IDF Chief of General Staff Benny Gantz toured the Golan near the border with Syria Tuesday, and told lawmakers that tensions in the north could quickly devolve into war.
Other senior officials echoed his worries, with Home Front Defense Minister Gilad Erdan warning that it was only a matter of time before major Israeli cities started getting pounded by rockets.
The statements were made the day before a large Home Front Command drill scheduled for the Ashkelon region in the south of the country, which comes against the backdrop of increasingly harsh rhetoric on both sides of the border.
Gantz toured hours after the IDF shot at a Syrian position that had fired at a patrol during the night.
Apparently reporting on the same incident, the Syrian army on Tuesday claimed responsibility for firing on and destroying an Israeli vehicle along “with those in it.”
Speaking earlier at a conference in the north of the country Gantz described the precarious security situation that Israel faces in an unstable and volatile region, and said things could spiral out of control at a moment’s notice.
“A day doesn’t go by in which we don’t have to make decisions that could lead us to a sudden and uncontrollable deterioration,” he said. “That is something that will be with us for the near future. We need to be more alert.”
Speaking to reporters before the drill, Tuesday, Erdan said rockets falling on densely populated areas in Israel “are only a matter of time,”
“The question is no longer will rockets be fired at the large populated areas in Israel; the question is when it’ll happen,” Erdan told reporters during a briefing.
Erdan said the answer to the question of “when” doesn’t really matter, because “it could happen tonight, it could happen next week. Flare-ups along our borders aren’t something only dependent on the IDF or its will.”
On Sunday, The UK’s Sunday Times reported that large Syrian missiles had been trained on Tel Aviv and elsewhere to retaliate should Israeli planes strike inside Syria again, as they reportedly did three times over the lasts several months to stop weapons transfers.
Gantz, however, said the connection between action and reaction is not always dramatic.
“It doesn’t mean that if we do something on the Golan Heights that there is immediately a big military incident in the Sinai,” he said. “But it could happen. There are other influences, sometimes of less significance and importance, but we can see the connection between Gaza and Sinai, between Gaza and Judea and Samaria, and between Syria and Lebanon.”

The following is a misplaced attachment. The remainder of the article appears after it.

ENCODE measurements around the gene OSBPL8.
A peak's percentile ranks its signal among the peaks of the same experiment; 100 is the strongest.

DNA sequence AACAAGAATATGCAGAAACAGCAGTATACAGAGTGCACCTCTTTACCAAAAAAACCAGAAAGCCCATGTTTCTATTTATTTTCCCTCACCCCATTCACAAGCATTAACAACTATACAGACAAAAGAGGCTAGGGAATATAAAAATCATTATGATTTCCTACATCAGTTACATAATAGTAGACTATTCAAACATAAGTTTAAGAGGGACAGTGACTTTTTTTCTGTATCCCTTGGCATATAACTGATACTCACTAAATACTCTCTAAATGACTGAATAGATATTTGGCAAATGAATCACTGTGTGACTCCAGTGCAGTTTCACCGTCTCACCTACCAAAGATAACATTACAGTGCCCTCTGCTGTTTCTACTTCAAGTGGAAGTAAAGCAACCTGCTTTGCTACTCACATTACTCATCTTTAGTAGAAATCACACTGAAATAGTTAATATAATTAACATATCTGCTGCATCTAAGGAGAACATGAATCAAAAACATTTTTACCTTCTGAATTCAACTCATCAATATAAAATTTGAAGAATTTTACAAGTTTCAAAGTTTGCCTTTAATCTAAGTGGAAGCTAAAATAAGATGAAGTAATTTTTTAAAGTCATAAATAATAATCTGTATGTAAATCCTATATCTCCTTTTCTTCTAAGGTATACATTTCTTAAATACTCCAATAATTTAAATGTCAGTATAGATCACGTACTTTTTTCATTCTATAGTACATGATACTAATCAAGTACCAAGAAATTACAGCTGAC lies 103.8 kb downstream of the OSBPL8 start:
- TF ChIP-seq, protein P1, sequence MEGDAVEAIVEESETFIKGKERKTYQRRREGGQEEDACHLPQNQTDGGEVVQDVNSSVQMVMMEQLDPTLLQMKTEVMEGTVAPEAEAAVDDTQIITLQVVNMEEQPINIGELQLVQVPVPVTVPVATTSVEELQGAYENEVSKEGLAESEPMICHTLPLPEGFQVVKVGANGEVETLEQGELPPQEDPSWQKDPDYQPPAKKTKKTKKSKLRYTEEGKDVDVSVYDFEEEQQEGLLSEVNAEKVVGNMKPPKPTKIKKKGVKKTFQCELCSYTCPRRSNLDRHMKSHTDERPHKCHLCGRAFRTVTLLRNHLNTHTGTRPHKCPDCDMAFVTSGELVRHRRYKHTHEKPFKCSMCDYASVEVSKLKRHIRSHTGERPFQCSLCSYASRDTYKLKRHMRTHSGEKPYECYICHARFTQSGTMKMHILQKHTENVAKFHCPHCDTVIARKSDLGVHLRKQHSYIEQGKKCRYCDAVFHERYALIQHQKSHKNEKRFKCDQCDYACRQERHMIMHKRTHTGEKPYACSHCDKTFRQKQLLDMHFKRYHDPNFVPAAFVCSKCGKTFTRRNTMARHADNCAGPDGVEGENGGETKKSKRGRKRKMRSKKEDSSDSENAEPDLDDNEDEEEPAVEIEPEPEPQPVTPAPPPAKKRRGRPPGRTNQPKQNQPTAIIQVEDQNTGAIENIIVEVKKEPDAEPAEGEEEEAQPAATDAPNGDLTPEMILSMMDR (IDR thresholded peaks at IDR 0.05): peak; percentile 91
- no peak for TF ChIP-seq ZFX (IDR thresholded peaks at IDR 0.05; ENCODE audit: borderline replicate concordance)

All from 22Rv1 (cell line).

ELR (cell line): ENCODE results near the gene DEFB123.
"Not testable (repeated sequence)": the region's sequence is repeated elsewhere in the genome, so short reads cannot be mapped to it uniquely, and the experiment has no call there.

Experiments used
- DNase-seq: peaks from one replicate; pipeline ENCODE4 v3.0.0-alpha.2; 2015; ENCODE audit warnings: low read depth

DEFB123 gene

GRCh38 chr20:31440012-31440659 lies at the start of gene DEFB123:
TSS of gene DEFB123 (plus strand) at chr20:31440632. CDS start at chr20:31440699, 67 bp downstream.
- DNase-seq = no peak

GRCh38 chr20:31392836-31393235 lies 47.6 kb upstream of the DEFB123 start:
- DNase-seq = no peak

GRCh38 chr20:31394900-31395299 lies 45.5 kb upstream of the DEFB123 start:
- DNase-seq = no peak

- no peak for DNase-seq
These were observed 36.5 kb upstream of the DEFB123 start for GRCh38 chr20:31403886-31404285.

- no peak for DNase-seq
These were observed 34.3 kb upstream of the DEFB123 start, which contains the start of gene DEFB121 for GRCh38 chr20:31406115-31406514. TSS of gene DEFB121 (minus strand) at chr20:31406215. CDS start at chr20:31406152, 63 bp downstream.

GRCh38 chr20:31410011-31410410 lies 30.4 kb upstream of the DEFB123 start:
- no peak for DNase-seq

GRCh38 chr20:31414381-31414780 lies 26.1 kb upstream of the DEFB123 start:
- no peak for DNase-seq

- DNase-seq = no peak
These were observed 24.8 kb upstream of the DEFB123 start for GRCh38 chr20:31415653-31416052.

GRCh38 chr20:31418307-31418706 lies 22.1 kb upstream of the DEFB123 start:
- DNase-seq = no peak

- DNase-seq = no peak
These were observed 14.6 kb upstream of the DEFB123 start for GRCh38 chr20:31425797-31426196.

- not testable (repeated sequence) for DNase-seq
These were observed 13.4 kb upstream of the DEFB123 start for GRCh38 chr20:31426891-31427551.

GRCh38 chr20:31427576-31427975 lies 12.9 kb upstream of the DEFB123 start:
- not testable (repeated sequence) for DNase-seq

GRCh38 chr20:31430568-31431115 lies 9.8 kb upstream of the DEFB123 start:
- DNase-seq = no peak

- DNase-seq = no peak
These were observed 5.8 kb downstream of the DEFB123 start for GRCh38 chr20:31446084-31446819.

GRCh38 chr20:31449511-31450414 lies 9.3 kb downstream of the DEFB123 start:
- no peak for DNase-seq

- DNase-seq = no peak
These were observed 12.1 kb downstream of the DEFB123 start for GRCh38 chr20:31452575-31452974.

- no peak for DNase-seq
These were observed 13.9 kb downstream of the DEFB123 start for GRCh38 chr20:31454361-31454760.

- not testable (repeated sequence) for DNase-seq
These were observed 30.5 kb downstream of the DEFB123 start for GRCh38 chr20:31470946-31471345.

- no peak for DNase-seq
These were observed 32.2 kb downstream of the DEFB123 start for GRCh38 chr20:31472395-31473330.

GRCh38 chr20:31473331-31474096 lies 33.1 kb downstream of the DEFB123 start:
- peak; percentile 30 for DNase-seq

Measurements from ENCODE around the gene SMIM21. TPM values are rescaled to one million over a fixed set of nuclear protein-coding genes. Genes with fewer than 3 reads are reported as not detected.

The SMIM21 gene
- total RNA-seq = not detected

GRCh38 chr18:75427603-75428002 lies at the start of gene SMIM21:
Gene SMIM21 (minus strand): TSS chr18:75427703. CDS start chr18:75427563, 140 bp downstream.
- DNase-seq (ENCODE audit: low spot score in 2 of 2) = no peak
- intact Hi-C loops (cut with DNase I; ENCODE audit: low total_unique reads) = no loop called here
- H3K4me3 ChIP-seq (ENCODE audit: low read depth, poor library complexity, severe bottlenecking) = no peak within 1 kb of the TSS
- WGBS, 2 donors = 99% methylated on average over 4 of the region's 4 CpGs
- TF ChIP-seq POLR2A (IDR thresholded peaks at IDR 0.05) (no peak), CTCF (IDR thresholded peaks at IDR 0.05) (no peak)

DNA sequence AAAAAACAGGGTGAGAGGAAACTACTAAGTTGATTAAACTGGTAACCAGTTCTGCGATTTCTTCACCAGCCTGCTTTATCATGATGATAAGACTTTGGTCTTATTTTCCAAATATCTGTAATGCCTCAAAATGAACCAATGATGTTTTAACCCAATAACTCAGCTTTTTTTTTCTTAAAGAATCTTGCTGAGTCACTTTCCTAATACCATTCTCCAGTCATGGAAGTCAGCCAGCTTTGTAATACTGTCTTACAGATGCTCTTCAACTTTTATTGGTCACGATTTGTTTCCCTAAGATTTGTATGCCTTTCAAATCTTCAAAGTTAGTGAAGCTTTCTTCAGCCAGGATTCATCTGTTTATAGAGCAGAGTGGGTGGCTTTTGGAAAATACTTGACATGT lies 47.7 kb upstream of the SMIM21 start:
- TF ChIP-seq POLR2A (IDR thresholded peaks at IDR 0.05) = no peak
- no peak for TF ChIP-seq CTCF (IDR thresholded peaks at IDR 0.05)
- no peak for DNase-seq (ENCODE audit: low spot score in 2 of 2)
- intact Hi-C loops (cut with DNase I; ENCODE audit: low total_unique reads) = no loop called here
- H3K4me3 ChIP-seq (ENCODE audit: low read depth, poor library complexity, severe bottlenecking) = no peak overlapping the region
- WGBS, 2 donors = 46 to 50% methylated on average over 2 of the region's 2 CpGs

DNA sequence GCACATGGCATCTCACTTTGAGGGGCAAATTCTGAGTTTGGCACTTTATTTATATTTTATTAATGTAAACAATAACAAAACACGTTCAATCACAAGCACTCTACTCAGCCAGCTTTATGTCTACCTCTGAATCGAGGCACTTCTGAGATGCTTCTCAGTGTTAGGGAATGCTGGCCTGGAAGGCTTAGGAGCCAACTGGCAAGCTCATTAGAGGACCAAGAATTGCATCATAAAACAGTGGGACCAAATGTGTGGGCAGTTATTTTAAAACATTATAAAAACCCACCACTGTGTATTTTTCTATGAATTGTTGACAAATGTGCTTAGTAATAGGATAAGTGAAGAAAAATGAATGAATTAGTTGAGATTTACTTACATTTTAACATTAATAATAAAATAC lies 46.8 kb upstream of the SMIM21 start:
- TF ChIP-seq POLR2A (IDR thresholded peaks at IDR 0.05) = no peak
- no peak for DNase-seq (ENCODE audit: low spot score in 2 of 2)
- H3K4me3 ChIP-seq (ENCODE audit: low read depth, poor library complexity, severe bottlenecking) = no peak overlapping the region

On Monday, Yuval Steinitz, minister of international affairs and strategy, said it was in Israel’s interest to see President Bashar Assad removed from rule in Syria — contradicting recent intimations from Israeli defense officials — and revealed that there are European countries hankering for a military threat against Iran’s nuclear program.
Steinitz told the Knesset Foreign Affairs and Defense Committee that removing Assad would deal a significant blow to the region’s axis of evil and would weaken both Iran and Hezbollah. By removing Syria from the equation, Iran’s ability to operate through Hezbollah would be weakened, he explained.
“In my opinion, the right thing from our point of view is that the Iranian axis should stop ruling Syria through the form of Assad,” Steinitz said, according to a report in Maariv on Tuesday.
The minister’s comments apparently challenge the opinions of some within the military establishment that prefer Assad’s regime to the prospect of a lawless Syria that might enable extremist groups to take up positions right on Israel’s border.
In an interview with the Times of London last week, an unnamed senior defense official said that Israel had miscalculated Assad’s ability to maintain control of his country despite an increasingly bloody and gruesome two-year war. “We originally underestimated Assad’s staying power and overestimated the rebels’ fighting power,” he told the Times.
“Better the devil we know than the demons we can only imagine if Syria falls into chaos and the extremists from across the Arab world gain a foothold there,” the official said.
Defense Ministry official Maj.-Gen. (Res) Amos Gilad said in an interview with Israel Radio last week that Assad was in total control of his country’s weapons systems and was acting sensibly with regard to Israel, in comments apparently intended to calm escalating tensions between Jerusalem and Damascus following reported Israeli airstrikes earlier this month.
Gilad stressed that Israel was not striving to topple Assad’s regime, and that reported recent IAF attacks on Iranian weapons shipments in Syria en route to Hezbollah were motivated purely by defensive calculations.
Syria’s location as Lebanon’s only neighbor besides Israel makes it a key transit point for weapons transferred from Iran to Hezbollah in Lebanon. Steinitz made it clear that it will act to prevent terrorist organizations from obtaining capabilities that pose a serious threat to Israel.
“Israel is making every effort to prevent the transfer of advanced weapons to terror organizations,” he said.
Nonetheless, Steinitz, said the real strategic target was the Iranian nuclear program. He noted that some European countries were becoming nervous about the apparent failure of sanctions against Tehran.
“If the North Koreans today have three nuclear bombs, the Iranian threat to the world is 30 to 50 times as much,” he said. “Right from the start the Iranian infrastructure was built on much bigger proportions. We have received messages from different European countries that told us that the time has come to present a military threat to Iran because sanctions alone are not enough.”